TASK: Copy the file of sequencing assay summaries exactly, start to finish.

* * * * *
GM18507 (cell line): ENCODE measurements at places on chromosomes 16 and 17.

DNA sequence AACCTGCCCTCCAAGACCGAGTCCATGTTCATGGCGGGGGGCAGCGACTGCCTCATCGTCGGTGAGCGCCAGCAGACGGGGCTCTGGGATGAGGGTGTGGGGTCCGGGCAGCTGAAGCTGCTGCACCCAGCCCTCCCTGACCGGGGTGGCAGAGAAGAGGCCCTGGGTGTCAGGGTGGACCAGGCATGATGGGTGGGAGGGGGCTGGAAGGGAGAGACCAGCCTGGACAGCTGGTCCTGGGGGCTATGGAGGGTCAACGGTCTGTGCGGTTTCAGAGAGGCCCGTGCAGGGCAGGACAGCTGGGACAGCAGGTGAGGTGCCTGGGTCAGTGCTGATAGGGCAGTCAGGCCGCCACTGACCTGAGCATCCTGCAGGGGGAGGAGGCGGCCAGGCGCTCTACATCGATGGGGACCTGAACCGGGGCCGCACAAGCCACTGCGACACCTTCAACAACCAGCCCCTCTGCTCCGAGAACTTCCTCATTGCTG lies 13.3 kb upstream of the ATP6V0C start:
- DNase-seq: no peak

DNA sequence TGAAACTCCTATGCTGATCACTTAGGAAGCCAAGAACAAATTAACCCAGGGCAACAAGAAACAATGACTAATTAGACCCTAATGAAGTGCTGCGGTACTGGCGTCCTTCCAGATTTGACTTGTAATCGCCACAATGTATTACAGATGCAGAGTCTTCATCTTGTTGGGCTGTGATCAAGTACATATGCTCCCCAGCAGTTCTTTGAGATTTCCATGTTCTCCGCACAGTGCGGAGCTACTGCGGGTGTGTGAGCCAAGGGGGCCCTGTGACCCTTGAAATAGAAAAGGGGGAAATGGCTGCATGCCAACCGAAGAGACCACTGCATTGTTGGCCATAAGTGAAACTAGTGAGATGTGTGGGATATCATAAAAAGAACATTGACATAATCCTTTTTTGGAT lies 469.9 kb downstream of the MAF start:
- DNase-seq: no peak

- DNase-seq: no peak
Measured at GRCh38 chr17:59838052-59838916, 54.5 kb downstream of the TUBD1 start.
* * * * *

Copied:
GM18507 (cell line): ENCODE measurements at places on chromosomes 16 and 17.

DNA sequence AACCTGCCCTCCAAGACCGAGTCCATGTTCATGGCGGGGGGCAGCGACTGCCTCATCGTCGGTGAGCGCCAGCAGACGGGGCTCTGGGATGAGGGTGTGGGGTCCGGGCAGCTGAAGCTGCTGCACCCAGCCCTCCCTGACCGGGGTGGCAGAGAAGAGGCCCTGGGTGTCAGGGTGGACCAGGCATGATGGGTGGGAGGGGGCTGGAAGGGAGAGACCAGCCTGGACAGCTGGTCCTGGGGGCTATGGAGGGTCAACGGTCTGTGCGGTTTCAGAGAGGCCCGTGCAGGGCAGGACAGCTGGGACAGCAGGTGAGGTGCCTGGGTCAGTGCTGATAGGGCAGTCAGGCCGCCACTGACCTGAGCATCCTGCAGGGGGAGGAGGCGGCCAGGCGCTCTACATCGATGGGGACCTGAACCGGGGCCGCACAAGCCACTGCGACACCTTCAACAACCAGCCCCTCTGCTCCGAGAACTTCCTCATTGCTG lies 13.3 kb upstream of the ATP6V0C start:
- DNase-seq: no peak

DNA sequence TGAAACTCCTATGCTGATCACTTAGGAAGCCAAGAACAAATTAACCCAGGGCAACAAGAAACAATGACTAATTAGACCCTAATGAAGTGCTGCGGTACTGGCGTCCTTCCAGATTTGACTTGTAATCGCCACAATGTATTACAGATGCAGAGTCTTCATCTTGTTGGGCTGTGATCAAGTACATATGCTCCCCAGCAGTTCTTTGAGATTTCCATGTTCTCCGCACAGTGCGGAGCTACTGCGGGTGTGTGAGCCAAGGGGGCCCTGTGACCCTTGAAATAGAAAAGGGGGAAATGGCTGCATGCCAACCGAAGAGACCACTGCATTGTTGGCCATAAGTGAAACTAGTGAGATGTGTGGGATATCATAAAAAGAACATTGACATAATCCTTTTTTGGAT lies 469.9 kb downstream of the MAF start:
- DNase-seq: no peak

- DNase-seq: no peak
Measured at GRCh38 chr17:59838052-59838916, 54.5 kb downstream of the TUBD1 start.